Sun Ra Arkestra, Iridium, NYC- 11/1
NYC ROLL-TOP: Saturn Calling
I'm pretty sure that bassist John Ore fell asleep during a number deep into the Sun Ra Arkestra's late show at the Iridium on November 1st. Oddly, this worked to good musical effect. When Ore — who has been playing with the Sun Ra Arkestra since 1961 — (seemingly) woke up midway through the following tune, beginning with an ultra-minimal two-note pulse and working himself back into the song, it was just right. The Arkestra — piloted by Marshall Allen, as it has been since Sunny Blount's Saturanian ascension/death in 1993 and John Gilmore's death in 1995— at times seemed to be finally showing their age during their annual Halloween engagement in Manhattan (which once included Sun Ra himself leading the famed parade).
This year, the six-decade old Arkestra landed at the Iridium, which would be a lovely place to see live music if not for the occasional feeling of being milked for drink and food minimums. With jazz in retreat in lower Manhattan, the midtown dinner clubs could do something to reclaim it by offering cheaper prices and asylum for the Tonic diaspora. Either way, the Arkestra's Egyptian spacemen — at least 18 of them — looked mostly dapper in their sparkling sun-god robes as they took the stage, Ore helped to his bass by an elegant white cane.
Allen, who turned 83 in May, is still a dervish of a bandleader, blowing berserker sax solos over big band grooves ("Ra 3"), conducting his players through transitions, and building squalling atonal chords. While leaning away from the full-band chaos of the Arkestra's most psychedelic work, the song selection represented a good breadth of Ra's songbook, from the exotica-tinged "Holiday For Strings" (first recorded in 1960) to the hypnotic five-against-four patterns of "Ra 2."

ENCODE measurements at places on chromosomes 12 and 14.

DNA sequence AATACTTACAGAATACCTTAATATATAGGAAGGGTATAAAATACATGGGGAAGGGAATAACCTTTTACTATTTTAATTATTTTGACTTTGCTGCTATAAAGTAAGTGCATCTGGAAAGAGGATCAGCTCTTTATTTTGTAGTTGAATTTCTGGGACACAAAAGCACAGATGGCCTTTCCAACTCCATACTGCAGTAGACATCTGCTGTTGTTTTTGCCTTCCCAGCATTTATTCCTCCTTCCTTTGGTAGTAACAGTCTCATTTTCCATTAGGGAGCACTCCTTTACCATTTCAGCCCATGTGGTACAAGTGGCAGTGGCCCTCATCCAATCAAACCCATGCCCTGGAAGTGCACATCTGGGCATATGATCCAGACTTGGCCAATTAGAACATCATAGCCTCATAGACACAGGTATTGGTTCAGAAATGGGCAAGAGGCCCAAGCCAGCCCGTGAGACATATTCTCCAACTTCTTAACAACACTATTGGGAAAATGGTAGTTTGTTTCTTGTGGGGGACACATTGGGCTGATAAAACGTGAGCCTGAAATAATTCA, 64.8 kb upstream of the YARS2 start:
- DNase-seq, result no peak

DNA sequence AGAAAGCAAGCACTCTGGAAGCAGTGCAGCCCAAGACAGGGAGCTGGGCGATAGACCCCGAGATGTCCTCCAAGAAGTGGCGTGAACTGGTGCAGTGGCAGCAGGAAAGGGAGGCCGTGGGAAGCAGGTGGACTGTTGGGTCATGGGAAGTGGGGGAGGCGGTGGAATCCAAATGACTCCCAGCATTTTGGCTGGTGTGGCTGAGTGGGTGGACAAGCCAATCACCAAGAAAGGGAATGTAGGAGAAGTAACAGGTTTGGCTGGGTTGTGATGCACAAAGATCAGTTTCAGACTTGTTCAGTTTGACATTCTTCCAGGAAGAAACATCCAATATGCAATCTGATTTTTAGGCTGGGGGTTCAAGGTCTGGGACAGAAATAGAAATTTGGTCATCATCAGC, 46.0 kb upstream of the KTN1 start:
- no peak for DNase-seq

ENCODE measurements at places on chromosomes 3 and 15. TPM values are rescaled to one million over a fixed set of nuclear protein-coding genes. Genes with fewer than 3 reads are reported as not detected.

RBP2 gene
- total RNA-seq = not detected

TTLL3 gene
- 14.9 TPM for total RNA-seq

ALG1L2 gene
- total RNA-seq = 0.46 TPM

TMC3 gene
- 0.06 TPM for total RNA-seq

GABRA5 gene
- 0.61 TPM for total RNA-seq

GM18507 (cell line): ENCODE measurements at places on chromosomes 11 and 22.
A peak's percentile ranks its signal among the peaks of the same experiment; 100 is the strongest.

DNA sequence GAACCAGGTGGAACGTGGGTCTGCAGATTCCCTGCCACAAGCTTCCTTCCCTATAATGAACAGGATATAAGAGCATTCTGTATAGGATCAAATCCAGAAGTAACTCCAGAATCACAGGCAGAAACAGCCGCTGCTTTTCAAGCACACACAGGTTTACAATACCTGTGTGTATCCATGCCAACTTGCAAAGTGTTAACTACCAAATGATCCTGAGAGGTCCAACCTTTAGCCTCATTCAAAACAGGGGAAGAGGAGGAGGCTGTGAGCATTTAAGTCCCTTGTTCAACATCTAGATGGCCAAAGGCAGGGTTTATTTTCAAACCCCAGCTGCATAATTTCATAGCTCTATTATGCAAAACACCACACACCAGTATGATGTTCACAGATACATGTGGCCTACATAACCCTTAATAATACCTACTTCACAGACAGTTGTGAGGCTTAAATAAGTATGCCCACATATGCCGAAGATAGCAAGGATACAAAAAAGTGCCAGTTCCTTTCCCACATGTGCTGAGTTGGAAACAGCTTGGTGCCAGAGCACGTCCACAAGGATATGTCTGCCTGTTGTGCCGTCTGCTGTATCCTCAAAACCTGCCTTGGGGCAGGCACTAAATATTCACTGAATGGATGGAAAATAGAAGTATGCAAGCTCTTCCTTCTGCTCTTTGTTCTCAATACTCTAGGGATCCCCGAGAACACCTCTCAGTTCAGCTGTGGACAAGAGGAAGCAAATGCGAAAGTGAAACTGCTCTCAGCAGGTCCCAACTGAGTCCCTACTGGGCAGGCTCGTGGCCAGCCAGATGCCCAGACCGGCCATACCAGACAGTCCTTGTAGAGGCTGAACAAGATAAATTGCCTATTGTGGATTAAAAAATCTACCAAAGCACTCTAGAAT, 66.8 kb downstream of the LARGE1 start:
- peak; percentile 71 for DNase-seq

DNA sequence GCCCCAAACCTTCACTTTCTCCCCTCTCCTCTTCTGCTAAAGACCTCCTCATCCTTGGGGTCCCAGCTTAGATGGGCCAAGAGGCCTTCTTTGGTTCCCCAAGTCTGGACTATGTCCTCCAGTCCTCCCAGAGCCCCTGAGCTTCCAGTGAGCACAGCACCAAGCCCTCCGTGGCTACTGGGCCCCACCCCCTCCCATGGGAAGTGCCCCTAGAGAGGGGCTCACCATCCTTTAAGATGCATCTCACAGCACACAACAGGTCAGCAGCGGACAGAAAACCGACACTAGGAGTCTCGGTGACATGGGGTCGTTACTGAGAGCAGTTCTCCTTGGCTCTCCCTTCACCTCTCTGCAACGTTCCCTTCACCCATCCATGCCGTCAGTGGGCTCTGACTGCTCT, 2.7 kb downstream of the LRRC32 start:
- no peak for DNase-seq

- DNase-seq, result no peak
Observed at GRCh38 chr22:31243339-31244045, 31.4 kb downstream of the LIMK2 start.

Even disregarding their homespun charm, which included both their costumes and a marching tuba with its bell replaced by some DIY orange cylinder, the band seemed slightly unsure of themselves, less nimble hopping into or out of songs. With prodigal trumpeteer Michael Ray MCing, sometimes over-enthusiastically, the band took some time finding a mood, as well. Eventually, they moved into a series of songs that recalled the gentle Martian atmospheres of 1978's Lanquidity, subtly complex grooves swinging beneath swirling layers of flute and saxophone. In other places, the vibe suggested stardust gospel.
What kept the Arkestra in motion through the set, as it has since 1945, was the singularity of Sun Ra's vision. Contrived, sure, it is also such a powerful metaphor as to hold together a set of music some 62 years after its first conception: via Allen's wondrously distorting Electric Valve Instrument (at the beginning and end of the set), in their besparkled stage garb, and — of course — literally in various chants and melodies. "Going to outer space as far as I can, ain't got time to shake your hand," they sang as they exited, as if boarding a spaceship, but probably just heading someplace a real more real, if no less fantastic than space itself: the house on Morton Street in Philadelphia they've occupied collectively since the '60s, a lifelong abode for monumentally committed musicians, and which was once (and might still be) listed simply in the Philadelphia phone book under "Sun Ra."
Jesse Jarnow blogs at wunderkammern27.com